- Focus on the purpose of the matrix. Make it simple and easy to understand. Your team should be able to read the points quickly and understand what they mean.
- Don’t be afraid to talk about weaknesses and threats, plain and simple. The point of this is to strategize. If one team member isn’t so fluent with a program, have someone who is use it. Utilize your team!
- Print out the matrix and hand it out. Have it as a reference, email it, whatever you have to do to remind your team of the purpose of the project in the first place.
How to Categorize SWOT Analysis Data
This is a pretty straightforward concept. All the good data and positive points should be under strengths and opportunities while the bad or negative points should fall under threats and weaknesses. Again, the point of this whole thing is to visualize the big picture. It’s about getting a bird’s-eye-view and exposing things that you may not have noticed before. It’s a great exercise for teams in general, but especially when working on a specific project. Let’s dive a little deeper. Here is a good outline:
Strengths: Here’s where all of the positive reinforcement and complimenting each other comes into play. Talk about the reasons your team can succeed.
- Team strengths – What are we good at?
- Competitive upper hand – Why are we better than the competition?
Weaknesses: Ugh, right? Not necessarily. These are factors that could potentially harm the project, so you’ll want to get them out in the open.
- Team weaknesses – Where can we improve?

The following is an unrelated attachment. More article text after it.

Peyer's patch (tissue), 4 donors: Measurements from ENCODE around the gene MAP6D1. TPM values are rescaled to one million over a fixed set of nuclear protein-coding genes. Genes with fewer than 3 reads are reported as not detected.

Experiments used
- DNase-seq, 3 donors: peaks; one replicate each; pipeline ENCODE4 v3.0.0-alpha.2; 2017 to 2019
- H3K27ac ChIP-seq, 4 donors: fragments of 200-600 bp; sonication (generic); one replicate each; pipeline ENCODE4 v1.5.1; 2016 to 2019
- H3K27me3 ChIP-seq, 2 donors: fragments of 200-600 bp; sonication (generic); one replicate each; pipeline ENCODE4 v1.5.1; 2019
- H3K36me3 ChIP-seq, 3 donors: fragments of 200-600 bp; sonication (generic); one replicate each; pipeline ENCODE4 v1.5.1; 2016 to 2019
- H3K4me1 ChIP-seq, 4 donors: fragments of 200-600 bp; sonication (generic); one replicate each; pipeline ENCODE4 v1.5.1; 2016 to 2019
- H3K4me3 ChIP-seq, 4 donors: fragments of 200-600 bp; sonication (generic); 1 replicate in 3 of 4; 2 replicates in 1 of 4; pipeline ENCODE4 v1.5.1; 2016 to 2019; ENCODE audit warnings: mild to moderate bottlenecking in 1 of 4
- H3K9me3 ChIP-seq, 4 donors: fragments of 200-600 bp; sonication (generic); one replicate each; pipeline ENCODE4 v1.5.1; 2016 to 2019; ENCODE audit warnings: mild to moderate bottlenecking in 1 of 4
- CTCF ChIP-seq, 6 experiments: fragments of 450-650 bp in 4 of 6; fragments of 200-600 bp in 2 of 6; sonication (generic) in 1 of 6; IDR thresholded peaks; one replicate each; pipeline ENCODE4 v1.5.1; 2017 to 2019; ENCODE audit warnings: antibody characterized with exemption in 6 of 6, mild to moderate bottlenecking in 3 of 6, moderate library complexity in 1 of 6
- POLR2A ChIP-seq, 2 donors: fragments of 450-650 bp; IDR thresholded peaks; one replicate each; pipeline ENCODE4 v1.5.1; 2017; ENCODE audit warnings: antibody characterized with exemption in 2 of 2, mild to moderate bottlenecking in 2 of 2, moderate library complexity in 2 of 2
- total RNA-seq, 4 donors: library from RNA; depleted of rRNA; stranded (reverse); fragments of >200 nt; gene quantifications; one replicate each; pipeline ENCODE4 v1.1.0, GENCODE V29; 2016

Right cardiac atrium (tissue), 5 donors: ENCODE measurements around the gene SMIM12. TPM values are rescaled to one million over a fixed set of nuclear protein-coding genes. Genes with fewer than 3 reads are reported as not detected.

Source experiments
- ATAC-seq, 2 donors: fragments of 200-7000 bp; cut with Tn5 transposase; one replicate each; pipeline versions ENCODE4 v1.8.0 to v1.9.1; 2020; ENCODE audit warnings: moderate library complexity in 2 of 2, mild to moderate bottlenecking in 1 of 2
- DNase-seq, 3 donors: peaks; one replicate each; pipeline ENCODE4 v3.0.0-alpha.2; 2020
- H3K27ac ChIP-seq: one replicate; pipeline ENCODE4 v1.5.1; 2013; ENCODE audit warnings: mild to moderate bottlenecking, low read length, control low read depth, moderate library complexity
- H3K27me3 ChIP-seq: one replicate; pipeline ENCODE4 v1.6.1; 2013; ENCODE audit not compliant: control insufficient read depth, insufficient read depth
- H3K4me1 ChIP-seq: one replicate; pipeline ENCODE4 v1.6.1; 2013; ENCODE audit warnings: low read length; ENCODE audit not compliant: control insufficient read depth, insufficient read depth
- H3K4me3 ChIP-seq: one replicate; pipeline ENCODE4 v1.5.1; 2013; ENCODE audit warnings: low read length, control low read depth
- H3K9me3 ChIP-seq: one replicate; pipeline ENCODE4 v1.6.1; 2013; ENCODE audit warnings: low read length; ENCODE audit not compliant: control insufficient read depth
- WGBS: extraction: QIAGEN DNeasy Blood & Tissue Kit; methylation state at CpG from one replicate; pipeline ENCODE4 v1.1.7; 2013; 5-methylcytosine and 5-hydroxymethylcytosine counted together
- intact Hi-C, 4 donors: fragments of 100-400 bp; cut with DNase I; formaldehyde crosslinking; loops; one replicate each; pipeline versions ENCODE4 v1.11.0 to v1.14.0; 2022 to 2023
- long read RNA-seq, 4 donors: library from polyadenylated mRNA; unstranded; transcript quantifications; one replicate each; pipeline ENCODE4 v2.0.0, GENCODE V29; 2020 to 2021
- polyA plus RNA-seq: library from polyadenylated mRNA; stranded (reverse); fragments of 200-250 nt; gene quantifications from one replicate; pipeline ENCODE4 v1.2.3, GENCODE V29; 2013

- Competitive weaknesses – Where/why/how are other businesses doing it better?
Opportunities: Anything can be considered an opportunity. Name some potential sources, resources, contacts, or anything you can think of to aid your team in success.
- Current opportunities – Display your current opportunities. Whatever your team is benefitting from at the moment.
- Future opportunities – Opportunities that aren’t quite there yet, but you can see just on the horizon.
Threats: Yikes! The purpose of this one is to recognize what everyone thinks could be or currently is a threat. Anything that can harm and/or dissolve your project should be listed here.
- Current threats – Whatever is currently preventing the team from getting it done.
- Future threats – Whatever you think could be a problem later down the road.
Pretty simple, huh? We think so. Laying it all out on the line like this is a fast, easy, and effective way to visualize the main goal of your project. With all of the bells and whistles of software nowadays, it’s sort of nice to just take a simple notepad or even an email to bring the team together and brief a project. The SWOT analysis combined with a powerful project management tool is a proven effective tool for project managers around the world, whether they’re in remote teams or together in an office.
We hope this helps you better understand the benefits of SWOT analysis and what this simple tool can do for your team. Now go out there and start brainstorming!